CULTURE- Paying off: Yo La Tengo comes of age

James McNew spent some of his formative years in Charlottesville before going off to Hoboken, New Jersey to start Yo La Tengo, which made its way in the world thanks to guitars hewn from gnashing teeth and a healthy sense of humor. After 20 years as the perpetual underdogs of the rock world, the band finally blew the disparity between critical acclaim and mainstream penetration to smithereens with the 2006 release of their zillionth record, which McNew titled I Am Not Afraid Of You And I Will Beat Your Ass.

For reasons unknown, McNew wouldn't field the Hook's interview, but luckily guitarist Ira Kaplan was just as chatty as the album title– and, thankfully, nowhere near as contentious. Until the end, at least...

The Hook: Would you say this record is getting more attention than some of the others you've put out?

Ira Kaplan: I wouldn't, but then I don't pay that much attention to it.

The Hook: Do you feel like your hard work is paying off now more than it was 10 years ago?

Ira Kaplan: That's a funny number. I know you picked it at random, but I would say 10 years ago is when it did start to feel like it was paying off. When we put out I Can Hear The Heart Beating As One, there was a noticeable change in our touring and our shows. I would never have used a phrase like "starting to pay off," because when we worked on the record Painful, that was paying off. That was amazing, creating those songs. Our band's always had a weird trajectory until recently in that every record did just a little better than the one before. We haven't spent 20 years holding on for dear life.

The Hook: Do you feel like Hoboken gets a bad rap?

Ira Kaplan: No, I think it deserves whatever bad rap it gets. It's a sleepy little city next to a gigantic big city. That's one of the things I like about it. Like a lot of places around Manhattan, it's been developed, not very beautifully. Wow, I didn't know my local pride would flare up that way.

The Hook: How long have you been there?

Ira Kaplan: 25 years.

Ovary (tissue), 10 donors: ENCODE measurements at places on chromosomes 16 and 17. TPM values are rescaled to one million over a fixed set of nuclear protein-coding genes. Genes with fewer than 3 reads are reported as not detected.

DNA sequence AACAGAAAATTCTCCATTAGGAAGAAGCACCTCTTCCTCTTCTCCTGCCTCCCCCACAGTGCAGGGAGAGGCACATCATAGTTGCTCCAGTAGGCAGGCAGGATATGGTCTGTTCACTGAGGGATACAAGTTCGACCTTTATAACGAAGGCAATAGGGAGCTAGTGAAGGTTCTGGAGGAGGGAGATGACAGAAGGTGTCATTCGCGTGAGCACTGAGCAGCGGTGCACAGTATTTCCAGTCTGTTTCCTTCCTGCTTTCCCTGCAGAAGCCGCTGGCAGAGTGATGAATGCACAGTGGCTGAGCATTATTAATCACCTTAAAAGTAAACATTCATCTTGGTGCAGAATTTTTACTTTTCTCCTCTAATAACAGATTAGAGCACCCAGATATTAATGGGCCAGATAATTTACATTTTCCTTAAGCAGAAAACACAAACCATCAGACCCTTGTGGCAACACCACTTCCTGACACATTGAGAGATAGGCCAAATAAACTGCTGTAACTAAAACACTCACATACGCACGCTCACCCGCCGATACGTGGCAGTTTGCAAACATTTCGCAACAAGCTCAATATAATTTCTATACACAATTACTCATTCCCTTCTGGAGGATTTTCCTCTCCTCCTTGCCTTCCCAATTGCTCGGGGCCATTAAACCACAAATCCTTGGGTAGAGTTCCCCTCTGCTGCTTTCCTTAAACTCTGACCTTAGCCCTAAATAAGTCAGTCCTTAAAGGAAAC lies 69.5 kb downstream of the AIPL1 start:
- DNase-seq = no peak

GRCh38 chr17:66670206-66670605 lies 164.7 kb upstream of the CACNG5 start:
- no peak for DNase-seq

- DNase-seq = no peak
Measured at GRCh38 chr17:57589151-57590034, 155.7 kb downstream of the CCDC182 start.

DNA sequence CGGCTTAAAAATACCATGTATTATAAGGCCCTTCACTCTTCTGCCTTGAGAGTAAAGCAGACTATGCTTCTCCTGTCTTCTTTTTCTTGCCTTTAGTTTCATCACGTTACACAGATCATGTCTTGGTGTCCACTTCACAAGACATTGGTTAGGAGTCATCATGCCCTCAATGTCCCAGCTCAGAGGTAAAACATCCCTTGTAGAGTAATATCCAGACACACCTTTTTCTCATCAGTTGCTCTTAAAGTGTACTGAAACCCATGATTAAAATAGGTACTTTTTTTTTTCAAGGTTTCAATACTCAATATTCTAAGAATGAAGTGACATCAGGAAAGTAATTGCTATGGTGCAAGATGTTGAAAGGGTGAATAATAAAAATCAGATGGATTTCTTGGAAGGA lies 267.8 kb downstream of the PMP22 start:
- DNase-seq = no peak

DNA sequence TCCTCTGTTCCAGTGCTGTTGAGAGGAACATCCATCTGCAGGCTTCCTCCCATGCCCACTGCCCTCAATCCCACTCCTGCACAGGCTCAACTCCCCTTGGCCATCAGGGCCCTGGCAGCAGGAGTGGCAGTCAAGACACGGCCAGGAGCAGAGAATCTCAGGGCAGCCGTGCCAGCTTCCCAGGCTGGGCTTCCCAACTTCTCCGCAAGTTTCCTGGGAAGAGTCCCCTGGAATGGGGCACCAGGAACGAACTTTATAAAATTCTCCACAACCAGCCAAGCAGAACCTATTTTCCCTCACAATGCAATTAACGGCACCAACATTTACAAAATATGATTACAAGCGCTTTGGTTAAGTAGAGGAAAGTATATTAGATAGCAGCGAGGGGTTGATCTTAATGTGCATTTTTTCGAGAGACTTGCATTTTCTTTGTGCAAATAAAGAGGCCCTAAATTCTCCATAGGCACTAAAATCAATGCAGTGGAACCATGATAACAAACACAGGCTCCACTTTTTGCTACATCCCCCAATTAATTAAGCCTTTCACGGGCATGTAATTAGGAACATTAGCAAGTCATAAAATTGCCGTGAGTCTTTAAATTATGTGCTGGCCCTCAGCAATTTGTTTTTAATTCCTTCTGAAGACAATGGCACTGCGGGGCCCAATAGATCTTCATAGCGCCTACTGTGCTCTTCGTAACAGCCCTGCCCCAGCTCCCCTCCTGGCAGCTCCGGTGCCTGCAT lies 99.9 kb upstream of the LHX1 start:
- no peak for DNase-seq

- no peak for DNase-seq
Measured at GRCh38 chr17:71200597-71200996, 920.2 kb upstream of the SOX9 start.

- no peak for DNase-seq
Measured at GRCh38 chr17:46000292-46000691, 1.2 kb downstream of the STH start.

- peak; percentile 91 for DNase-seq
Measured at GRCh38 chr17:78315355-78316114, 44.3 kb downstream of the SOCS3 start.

The Hook: Does it figure into Yo La Tengo's identity the way Seattle or Detroit or Athens, Georgia did for their bands?

Ira Kaplan: If you ask those bands from those cities you named, I'm not sure they'd think much of their identity was from the cities. I think sometimes that stuff is more for outsiders than for the people from the cities. But just because I don't think very much doesn't mean it's not true. I've certainly thought that other bands shared characteristics of their cities.

The Hook: Is there anybody you're actually afraid of?

Ira Kaplan: I'm afraid of George Bush.

The Hook: I noticed that you have a running petition on your website seeking to establish ketchup as a national condiment.

Ira Kaplan: I haven't checked the signatures lately, but I feel like the momentum on that important issue has been lost. The midterm elections killed us.

The Hook: Do you remember when Reagan tried to get it classified as a vegetable?

Ira Kaplan: Yeah, I do. But the point is moot, I'm afraid. Similarly noble causes like flag burning amendments end up in the dustbin of history.

The Hook: With that in mind, how do you feel about the responsibility of the artist to be politically aware?

Ira Kaplan: I don't feel that at all, actually. I don't like the idea. I don't think the artist is any more or less responsible than anyone else. It's frustrating to me, the direction our country has gone in, but I can't believe that it's happened for any reason other than that the people are not aware of what they're doing to themselves by voting the way they have. And I don't think artists are any more complicit in that.

The Hook: So it all comes down to the vote, not the voice?

Ira Kaplan: I am uncomfortable talking about my political viewpoint, not because I'm embarrassed by it, but because I don't feel like I can speak authoritatively enough or with enough expertise to make what I have to say more appealing.

Yo La Tengo with the Rosebuds at Starr Hill February 8 (s0ld out). $25/$20, 8pm.